Much of our information on Columbus derives from two questionable sources: Historie della vita et dei fatti dell’ ammiraglio don Cristoforo Colombo — first published (Venice. 1571) under the name of Fernando, Columbus’ natural son, by Alfonso Ulloa (thirty-two years after the presumed, and still missing, original); and historia de lad Indias, by Bartolomeo de Las Casas (1474-1566). who began the work in 1527 and completed the final draft in 1553; it was finally published at Madrid in 1875-1876. The authorship and history of these two sources has long been debated. Henri Harrisse (1872) revealed many inconsistencies and contradictions in the Historie and concluded that it could not have been written by Fernando Columbus. His argument has been largely discredited, and Alberto Magnaghi has shown in the compilation of the Historie the responsibility of an anonymous author, probably Luis Colon, a descendant of Columbus who was exiled to Oran by Charles V. Various legendary details were inserted into the Columbian tradition: Columbus’ having graduated from the University of Pavia. the mention of other admirals in his family, and an account of a voyage to Tunis that portrays Columbus as a nautical buffoon and a shameless inventor of fairy tales. He also was reputed to have made an equally fanciful voyage to lceland and beyond in 1477. One must be wary in using these sources, for dates and personages often are confused.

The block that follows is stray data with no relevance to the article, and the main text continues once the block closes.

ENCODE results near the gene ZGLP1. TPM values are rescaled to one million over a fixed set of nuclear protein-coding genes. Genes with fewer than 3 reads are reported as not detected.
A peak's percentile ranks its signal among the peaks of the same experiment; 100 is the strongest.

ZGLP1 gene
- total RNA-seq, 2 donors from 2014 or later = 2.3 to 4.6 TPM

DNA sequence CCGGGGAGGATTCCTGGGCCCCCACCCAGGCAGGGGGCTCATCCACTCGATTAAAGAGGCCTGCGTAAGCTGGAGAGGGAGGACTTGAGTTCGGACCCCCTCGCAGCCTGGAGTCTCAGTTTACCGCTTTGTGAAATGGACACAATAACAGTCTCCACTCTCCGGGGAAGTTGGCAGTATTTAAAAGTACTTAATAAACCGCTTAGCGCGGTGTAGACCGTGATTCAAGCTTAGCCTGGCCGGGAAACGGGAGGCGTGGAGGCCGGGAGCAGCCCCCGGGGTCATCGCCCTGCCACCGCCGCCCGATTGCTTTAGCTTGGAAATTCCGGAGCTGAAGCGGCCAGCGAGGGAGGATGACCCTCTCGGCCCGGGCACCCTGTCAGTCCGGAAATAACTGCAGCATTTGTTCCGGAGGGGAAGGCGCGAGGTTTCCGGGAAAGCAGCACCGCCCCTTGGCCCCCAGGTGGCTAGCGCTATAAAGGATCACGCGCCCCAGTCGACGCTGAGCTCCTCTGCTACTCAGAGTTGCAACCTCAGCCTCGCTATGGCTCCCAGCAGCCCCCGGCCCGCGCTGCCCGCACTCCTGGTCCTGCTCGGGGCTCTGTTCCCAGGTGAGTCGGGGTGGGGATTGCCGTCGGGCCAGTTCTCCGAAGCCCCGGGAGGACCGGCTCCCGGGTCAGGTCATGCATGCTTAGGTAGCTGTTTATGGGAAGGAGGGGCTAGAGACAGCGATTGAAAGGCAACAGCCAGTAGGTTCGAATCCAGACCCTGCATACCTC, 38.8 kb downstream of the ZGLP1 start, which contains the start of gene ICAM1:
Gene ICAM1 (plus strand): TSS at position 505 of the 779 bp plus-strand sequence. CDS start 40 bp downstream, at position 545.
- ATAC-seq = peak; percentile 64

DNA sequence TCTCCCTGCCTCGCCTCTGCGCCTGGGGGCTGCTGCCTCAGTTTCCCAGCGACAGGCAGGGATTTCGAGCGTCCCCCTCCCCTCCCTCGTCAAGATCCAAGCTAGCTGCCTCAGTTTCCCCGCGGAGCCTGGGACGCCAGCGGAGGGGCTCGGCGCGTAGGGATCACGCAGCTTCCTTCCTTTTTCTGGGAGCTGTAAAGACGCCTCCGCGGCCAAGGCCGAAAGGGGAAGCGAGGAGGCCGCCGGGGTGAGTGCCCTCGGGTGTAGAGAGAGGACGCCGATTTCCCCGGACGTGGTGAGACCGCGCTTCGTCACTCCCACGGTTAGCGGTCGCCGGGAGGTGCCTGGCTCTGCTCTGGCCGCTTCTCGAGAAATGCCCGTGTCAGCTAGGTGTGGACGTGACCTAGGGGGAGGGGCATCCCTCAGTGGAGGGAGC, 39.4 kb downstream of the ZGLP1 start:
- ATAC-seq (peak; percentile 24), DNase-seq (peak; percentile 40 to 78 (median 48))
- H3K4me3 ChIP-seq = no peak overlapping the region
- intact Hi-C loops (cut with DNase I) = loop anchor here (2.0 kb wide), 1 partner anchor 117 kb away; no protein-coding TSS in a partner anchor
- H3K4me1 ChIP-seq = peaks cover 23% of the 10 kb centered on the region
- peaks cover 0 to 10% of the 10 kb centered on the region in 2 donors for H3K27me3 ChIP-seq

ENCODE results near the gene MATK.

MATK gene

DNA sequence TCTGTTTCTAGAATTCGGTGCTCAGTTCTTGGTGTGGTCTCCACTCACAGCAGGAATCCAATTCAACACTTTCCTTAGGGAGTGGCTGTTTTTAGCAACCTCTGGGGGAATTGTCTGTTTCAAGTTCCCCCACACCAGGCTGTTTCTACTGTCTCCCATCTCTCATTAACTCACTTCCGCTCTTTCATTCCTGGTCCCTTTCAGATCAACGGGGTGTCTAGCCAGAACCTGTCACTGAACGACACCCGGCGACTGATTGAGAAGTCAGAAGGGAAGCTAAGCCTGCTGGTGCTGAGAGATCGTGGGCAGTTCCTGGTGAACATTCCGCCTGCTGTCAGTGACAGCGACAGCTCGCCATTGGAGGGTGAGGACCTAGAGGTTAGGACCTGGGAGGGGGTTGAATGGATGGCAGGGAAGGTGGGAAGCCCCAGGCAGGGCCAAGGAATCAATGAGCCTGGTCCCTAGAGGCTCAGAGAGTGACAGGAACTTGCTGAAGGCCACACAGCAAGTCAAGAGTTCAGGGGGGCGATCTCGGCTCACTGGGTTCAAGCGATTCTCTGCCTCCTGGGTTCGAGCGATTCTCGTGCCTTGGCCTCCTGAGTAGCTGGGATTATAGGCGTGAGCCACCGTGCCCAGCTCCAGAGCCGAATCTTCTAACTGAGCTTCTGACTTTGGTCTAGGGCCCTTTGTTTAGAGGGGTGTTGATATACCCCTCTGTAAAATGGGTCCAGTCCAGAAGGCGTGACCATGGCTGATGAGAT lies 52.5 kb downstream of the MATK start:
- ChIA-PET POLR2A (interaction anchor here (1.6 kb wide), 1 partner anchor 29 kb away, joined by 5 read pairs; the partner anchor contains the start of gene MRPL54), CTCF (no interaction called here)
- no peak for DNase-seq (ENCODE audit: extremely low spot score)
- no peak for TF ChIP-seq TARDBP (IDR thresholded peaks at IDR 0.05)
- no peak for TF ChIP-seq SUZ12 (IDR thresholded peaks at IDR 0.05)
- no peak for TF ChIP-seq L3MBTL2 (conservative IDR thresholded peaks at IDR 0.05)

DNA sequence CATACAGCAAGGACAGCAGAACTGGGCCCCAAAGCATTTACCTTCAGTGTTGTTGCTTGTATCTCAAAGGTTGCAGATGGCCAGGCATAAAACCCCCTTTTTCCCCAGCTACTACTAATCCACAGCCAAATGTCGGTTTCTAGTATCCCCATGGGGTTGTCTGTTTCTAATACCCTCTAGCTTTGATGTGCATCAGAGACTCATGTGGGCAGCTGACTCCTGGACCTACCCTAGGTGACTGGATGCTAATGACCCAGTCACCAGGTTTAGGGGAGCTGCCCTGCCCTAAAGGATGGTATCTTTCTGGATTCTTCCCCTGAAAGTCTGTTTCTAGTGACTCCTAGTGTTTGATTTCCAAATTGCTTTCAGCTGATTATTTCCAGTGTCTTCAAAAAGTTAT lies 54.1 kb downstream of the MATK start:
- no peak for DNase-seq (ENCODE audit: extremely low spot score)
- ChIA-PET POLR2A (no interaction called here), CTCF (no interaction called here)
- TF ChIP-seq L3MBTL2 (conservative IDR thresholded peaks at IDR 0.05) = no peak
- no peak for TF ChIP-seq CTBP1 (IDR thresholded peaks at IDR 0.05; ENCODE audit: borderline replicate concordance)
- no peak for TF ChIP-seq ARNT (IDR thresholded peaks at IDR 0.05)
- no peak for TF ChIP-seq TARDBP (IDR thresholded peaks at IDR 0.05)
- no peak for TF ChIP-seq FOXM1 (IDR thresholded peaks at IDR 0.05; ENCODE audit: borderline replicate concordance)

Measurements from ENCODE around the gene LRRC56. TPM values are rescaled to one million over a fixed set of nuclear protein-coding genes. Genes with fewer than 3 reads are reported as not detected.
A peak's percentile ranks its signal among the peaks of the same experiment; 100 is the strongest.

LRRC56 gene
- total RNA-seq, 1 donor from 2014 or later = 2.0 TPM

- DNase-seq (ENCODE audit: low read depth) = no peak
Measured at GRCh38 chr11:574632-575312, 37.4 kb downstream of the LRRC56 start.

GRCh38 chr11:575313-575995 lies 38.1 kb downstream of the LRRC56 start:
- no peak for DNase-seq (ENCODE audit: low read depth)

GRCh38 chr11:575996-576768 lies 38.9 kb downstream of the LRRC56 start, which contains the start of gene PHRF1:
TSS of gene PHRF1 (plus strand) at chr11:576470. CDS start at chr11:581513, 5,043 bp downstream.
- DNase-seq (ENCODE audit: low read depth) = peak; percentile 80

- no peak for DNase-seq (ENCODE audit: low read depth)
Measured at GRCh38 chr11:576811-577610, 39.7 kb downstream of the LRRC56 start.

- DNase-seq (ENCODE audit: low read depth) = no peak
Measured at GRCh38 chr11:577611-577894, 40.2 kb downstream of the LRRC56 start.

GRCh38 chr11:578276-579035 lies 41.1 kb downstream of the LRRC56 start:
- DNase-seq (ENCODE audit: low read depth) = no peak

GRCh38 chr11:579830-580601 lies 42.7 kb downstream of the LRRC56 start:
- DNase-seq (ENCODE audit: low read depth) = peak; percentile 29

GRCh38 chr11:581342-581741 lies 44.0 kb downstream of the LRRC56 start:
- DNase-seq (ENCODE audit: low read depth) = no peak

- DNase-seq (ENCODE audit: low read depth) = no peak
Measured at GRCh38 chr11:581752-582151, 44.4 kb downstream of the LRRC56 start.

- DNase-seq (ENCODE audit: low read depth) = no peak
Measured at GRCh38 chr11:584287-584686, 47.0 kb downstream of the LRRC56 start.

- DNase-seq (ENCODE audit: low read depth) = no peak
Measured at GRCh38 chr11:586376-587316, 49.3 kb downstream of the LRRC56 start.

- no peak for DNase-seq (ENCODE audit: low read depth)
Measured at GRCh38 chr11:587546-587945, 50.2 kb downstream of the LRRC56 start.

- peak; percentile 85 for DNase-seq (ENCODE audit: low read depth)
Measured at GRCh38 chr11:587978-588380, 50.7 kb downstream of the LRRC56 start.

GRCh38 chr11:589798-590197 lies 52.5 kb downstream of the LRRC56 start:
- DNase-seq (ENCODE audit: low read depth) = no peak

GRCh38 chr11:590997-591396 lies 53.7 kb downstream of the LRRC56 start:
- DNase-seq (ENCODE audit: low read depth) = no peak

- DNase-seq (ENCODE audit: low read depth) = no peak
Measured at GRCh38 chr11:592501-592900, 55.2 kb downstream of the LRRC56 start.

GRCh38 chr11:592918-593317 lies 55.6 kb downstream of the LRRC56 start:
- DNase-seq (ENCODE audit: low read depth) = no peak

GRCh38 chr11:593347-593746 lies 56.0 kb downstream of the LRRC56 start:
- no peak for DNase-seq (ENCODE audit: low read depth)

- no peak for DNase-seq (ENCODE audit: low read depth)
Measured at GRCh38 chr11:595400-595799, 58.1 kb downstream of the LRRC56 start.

He ordered his men to cook their meals. All meals were cooked in small fireplaces on deck called sandbox cookers, to reduce the risk of illness. Sandbox cookers were designed to allow cooking on deck safely, without catching the wood ship on fire. He had at least one man on watch at all times. At least one member of the crew was always on watch, on the lookout for any danger including pirates, men overboard, reefs, and land. The man on watch was tucked high up on the 80-foot mainsail, in the "crow's nest." Once he set sail, it took Columbus only two months to catch his first sight of the New World. Still, that was a very long time for 90 men to live in a space about the size of a schoolbus. Yet, there is no record of any outbreak of disease. No one fell overboard. Everyone arrived safely. When they spotted land, they did not rush in. They must have been glad to spot land for many reasons. Still, they did not land right away. Columbus and his crew sailed along the shoreline. They stopped at a couple of places and established some base camps. They met the natives - some friendly, some not. His careful planning and sturdy ships saved their lives. When Columbus and his men decided to leave the New World and return to Spain, they ran into a little trouble. By then, they were down to only two ships, which made things even more crowded. A storm had wrecked the Santa Maria on Christmas Day that year. (Columbus returned to Spain on the smaller ship, the Nina. ) They ran into another storm as they were returning to Spain. They were tossed about by waves higher than a sixty foot building! The Nina and the Pinta were separated in the storm. Yet, both ships safely found their way home. The round trip, including their adventures in the New World, took eight months. Columbus was paid well for his trip. Columbus was highly respected and, thanks to his adventures, he was also quite wealthy. He was happily married. He had a couple of kids. He was incredibly stubborn. To the day he died, he never once admitted that he had found a New World. He insisted that he had, in fact, discovered the back door to China. Same story as above in powerpoint format, (cartoon powerpoint written by Lin Donn, illustrated by Phillip Martin)